2.  OLAF rights of investigation on a contractual basis

Irrespective of the country in which OLAF conducts its investigative actions, any financing provided by the EU is set out in a specific financing contract that governs the relations between the authority managing EU funds and the beneficiary. According to Art. 129 of the Financial Regulation, any person or entity receiving Union funds is obliged to cooperate in protecting the financial interests of the EU and is also required to grant OLAF the necessary rights and accesses required, including the right to carry out investigations and to carry out on-the-spot checks and inspections.

Therefore, any such contract concluded with an entity receiving EU funds within or outside the EU includes an anti-fraud clause, which refers directly to Regulations No 883/2013 and No 2185/96. The contractual obligations to cooperate provide OLAF with an additional, important basis to act vis-à-vis the entities concerned, as will be further analysed in Section IV.4 below.

IV.  Practical Aspects of Investigations in Non-EU Countries

If OLAF needs to conduct investigative activities in a third country, it contacts the national authority beforehand, in order to organise and structure the practical on-the-spot work. If possible according to the national laws of the country concerned, OLAF closely cooperates with the competent national investigation service, which may include coordinated investigation activities under the respective legal bases. This avoids unnecessary duplication of investigative steps or one body unintentionally putting at risk the results of another’s investigation.

1.  Cooperation with pre-accession countries

A specific service for taking up contact with the competent national authority has been established in pre-accession countries. In line with the obligation for EU Member States (Art. 3(4) of Regulation No 883/2013), pre-accession countries need to set up an Anti-Fraud Coordination Service (AFCOS). For instance, the above-mentioned Framework Agreement with Montenegro32 contains in Art. 50(2) the provision that the “IPA II beneficiary shall designate a service (an Anti-fraud coordination service), to facilitate effective cooperation and exchange of information, including information of an operational nature, with OLAF […].” The aim of this provision is to have a national anti-fraud body in the country concerned to support OLAF during its operational measures in the country. Notably, it shall “support cooperation between national administrations, prosecution authorities and OLAF, share information on irregularities and suspect of fraud cases with national administrations and OLAF and ensure the fulfilment of all the obligations under Regulation (EC, Euratom) No 883/2013 of the European Parliament and of the Council, Council Regulation (Euratom, EC) No 2988/199519 and Council Regulation (EC, Euratom) No 2185/199620.” It depends on the national administrative structure of the country as to where it places its AFCOS. It could, for example, be part of the Ministry of Finance, the Ministry of Interior, or the police service.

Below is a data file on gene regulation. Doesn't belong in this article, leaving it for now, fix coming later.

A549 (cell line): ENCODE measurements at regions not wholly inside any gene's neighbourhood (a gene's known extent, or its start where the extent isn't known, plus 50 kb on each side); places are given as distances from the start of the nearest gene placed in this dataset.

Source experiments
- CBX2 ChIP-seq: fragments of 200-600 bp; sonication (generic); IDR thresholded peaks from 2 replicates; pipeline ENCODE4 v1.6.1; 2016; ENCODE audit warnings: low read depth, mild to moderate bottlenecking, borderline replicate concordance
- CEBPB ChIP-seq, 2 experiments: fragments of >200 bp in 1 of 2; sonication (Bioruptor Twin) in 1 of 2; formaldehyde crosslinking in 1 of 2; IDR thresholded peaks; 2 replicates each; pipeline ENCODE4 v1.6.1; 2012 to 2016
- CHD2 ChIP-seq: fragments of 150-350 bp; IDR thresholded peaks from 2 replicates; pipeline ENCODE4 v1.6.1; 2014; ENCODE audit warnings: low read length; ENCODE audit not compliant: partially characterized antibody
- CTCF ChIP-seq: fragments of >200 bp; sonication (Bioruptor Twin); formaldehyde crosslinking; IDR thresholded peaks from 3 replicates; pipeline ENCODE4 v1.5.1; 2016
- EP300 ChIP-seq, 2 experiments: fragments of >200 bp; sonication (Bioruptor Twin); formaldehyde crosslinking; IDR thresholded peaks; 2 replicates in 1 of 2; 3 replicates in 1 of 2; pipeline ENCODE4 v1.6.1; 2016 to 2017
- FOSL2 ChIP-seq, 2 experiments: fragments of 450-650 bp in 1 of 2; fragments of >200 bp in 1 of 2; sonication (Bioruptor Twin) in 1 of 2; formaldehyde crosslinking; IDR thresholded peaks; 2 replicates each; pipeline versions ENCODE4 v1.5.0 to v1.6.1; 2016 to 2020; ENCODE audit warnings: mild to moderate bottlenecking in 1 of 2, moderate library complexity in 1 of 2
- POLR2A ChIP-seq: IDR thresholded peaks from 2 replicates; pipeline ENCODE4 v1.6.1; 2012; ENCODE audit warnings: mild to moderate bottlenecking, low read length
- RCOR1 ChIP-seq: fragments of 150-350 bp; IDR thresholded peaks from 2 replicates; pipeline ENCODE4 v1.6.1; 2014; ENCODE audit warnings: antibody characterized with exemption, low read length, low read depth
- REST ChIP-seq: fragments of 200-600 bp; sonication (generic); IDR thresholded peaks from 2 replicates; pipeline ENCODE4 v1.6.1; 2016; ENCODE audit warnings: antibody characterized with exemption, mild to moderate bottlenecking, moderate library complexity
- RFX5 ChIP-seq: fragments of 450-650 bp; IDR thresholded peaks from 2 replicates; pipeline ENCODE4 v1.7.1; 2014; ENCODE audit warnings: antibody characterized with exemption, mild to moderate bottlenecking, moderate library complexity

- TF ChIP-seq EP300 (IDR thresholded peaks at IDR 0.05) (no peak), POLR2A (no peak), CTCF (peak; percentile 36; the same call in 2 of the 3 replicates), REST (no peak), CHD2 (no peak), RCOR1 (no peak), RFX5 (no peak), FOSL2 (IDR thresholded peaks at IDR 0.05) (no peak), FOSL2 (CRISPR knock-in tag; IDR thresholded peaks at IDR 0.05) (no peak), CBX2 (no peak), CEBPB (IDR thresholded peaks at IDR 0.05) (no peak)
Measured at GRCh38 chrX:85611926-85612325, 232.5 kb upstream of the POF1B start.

2.  Cooperation with neighbourhood countries

There is no corresponding obligation for neighbourhood countries to set up an AFCOS service. However, where anti-fraud provisions are contained in the Association Agreement, good practice has been established, meaning that the country nominates a contact point to facilitate the cooperation. In countries that do not have a contact point, it can be more challenging and sometimes time-consuming for OLAF to identify the competent authority with whom it can cooperate in the country concerned.